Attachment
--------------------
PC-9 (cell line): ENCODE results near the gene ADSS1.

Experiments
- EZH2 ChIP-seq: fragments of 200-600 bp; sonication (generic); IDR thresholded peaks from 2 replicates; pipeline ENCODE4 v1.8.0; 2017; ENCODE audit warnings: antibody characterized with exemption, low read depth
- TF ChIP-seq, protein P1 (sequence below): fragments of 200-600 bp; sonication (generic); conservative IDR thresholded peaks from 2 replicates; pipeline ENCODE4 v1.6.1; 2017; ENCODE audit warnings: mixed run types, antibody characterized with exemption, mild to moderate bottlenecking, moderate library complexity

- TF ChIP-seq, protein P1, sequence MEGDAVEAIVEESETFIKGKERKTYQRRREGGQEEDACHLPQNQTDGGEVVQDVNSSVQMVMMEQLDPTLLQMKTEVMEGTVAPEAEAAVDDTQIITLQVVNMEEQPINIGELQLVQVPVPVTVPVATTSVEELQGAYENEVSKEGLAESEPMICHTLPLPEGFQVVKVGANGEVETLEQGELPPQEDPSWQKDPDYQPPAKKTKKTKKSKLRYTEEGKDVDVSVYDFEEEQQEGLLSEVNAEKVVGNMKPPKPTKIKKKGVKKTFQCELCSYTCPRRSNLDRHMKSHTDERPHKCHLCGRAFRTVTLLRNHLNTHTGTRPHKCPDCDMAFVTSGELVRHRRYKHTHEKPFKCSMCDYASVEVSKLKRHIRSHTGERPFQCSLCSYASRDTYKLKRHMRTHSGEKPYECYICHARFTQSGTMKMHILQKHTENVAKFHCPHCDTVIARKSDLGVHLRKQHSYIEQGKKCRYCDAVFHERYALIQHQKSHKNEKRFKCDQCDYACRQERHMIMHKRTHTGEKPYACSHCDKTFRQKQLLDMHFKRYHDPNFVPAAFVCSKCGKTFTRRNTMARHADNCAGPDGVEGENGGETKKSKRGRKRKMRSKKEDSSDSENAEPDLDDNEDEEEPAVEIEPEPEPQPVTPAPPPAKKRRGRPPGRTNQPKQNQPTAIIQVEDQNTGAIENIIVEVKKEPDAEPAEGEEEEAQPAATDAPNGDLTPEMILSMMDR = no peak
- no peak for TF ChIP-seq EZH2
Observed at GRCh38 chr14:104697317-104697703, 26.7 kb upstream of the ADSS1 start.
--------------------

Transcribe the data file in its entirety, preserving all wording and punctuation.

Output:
PC-9 (cell line): ENCODE results near the gene ADSS1.

Experiments
- EZH2 ChIP-seq: fragments of 200-600 bp; sonication (generic); IDR thresholded peaks from 2 replicates; pipeline ENCODE4 v1.8.0; 2017; ENCODE audit warnings: antibody characterized with exemption, low read depth
- TF ChIP-seq, protein P1 (sequence below): fragments of 200-600 bp; sonication (generic); conservative IDR thresholded peaks from 2 replicates; pipeline ENCODE4 v1.6.1; 2017; ENCODE audit warnings: mixed run types, antibody characterized with exemption, mild to moderate bottlenecking, moderate library complexity

- TF ChIP-seq, protein P1, sequence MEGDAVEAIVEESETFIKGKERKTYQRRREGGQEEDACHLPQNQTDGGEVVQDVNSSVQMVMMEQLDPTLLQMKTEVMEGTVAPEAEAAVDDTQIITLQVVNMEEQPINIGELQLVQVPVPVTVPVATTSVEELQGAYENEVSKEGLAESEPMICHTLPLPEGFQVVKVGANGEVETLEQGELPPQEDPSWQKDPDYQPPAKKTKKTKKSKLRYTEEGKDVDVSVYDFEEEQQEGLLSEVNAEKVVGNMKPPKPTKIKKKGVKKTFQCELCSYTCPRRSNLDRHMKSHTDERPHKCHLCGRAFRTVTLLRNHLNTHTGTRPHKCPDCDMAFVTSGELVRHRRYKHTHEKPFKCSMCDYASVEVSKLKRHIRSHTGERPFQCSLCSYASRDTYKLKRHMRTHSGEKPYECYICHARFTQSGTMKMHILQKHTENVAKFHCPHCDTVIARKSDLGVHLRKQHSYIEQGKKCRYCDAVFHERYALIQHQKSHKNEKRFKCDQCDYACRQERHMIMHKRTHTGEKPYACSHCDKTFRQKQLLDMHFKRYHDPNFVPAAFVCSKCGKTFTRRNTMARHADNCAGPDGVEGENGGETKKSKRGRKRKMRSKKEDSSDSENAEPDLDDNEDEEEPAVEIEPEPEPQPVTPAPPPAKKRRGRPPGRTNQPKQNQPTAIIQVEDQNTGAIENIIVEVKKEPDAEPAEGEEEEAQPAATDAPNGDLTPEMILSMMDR = no peak
- no peak for TF ChIP-seq EZH2
Observed at GRCh38 chr14:104697317-104697703, 26.7 kb upstream of the ADSS1 start.